Environmental Geology

, Volume 44, Issue 8, pp 905–913 | Cite as

The geochemistry of selenium associated with coal waste in the Elk River Valley, Canada

  • C. Lussier
  • V. Veiga
  • S. Baldwin
Original Article


Selenium (Se) concentrations more than 12 times greater than the provincial freshwater quality guideline (2 µg/L) were detected in the Elk River downstream from the five open-pit coal mines in southeastern British Columbia's Elk River Valley. To identify possible sources of Se to the Elk River, samples from the coal-bearing Mist Mountain Formation were studied using X-ray diffraction, elemental and oxide analyses, sequential extractions and heavy liquid separation. Between 2.5 and 21.3% of the total Se in the five types of materials studied is water-soluble and 1.0 to 10.6% is associated with hydrous ferric and manganese oxides. Se associated with sulphides and organic material varies between 60 and 84% of the total Se and Se in the silicate structure varies from 5.9 to 24.7%. The ratio of sulphides to the total of organic carbon is well-correlated with the amount of Se in materials closely associated with coal seams containing less than 6 mg/kg of Se (r=0.916). This may suggest that the amount of organic matter present during deposition affects the amount of Se incorporated into sulphides.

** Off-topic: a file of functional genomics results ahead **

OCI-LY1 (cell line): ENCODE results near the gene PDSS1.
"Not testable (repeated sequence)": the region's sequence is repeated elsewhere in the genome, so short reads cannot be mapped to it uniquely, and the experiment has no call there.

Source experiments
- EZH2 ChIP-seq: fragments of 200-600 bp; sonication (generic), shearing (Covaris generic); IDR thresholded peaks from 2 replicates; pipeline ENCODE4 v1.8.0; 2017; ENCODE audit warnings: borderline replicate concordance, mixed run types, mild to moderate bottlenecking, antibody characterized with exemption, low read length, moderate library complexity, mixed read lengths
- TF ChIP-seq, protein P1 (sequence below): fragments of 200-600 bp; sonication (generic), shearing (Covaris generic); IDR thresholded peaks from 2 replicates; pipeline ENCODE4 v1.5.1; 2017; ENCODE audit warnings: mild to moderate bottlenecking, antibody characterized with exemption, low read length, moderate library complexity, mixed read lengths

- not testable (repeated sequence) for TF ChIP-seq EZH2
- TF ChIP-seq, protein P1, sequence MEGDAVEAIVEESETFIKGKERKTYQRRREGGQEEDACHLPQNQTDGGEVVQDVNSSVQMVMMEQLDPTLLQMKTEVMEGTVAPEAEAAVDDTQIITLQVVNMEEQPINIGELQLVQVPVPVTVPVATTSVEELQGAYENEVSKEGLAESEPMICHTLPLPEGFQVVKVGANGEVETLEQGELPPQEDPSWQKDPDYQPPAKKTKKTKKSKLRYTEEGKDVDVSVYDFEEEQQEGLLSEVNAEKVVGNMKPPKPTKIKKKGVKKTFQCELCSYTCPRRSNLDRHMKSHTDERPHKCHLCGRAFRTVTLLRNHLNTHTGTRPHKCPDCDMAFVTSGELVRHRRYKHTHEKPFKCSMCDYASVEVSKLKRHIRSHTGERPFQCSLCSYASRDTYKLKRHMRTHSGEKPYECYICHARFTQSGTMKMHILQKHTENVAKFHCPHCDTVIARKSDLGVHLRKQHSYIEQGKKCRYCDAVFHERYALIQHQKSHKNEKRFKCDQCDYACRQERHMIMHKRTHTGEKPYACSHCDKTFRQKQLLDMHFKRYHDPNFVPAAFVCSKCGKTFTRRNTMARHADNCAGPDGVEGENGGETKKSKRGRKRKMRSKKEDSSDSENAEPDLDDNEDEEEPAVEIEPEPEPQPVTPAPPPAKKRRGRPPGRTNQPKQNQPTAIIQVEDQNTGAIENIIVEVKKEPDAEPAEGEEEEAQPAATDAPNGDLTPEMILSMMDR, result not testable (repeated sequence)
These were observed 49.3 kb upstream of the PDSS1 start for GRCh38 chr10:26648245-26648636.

Selenium Coal Mineralogy Sulphides Total organic carbon British Columbia, Canada 



Staff at the Fording River, Greenhills, Coal Mountain, Line Creek and Elkview mines are acknowledged for their assistance with sampling and providing background information. We also thank Barry Ryan, along with the British Columbia Ministry of Energy and Mines, for coordinating sample collection and providing information on regional geology. Funding for this study was provided by Fording Coal Ltd., Teck Corporation, Luscar Ltd. and the Natural Science and Engineering Research Council through an Industrial Postgraduate Scholarship.


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Copyright information

© Springer-Verlag 2003

Authors and Affiliations

  1. 1.Department of Mining EngineeringUniversity of British ColumbiaVancouverCanada
  2. 2.Department of Chemical and Biological EngineeringUniversity of British ColumbiaVancouverCanada

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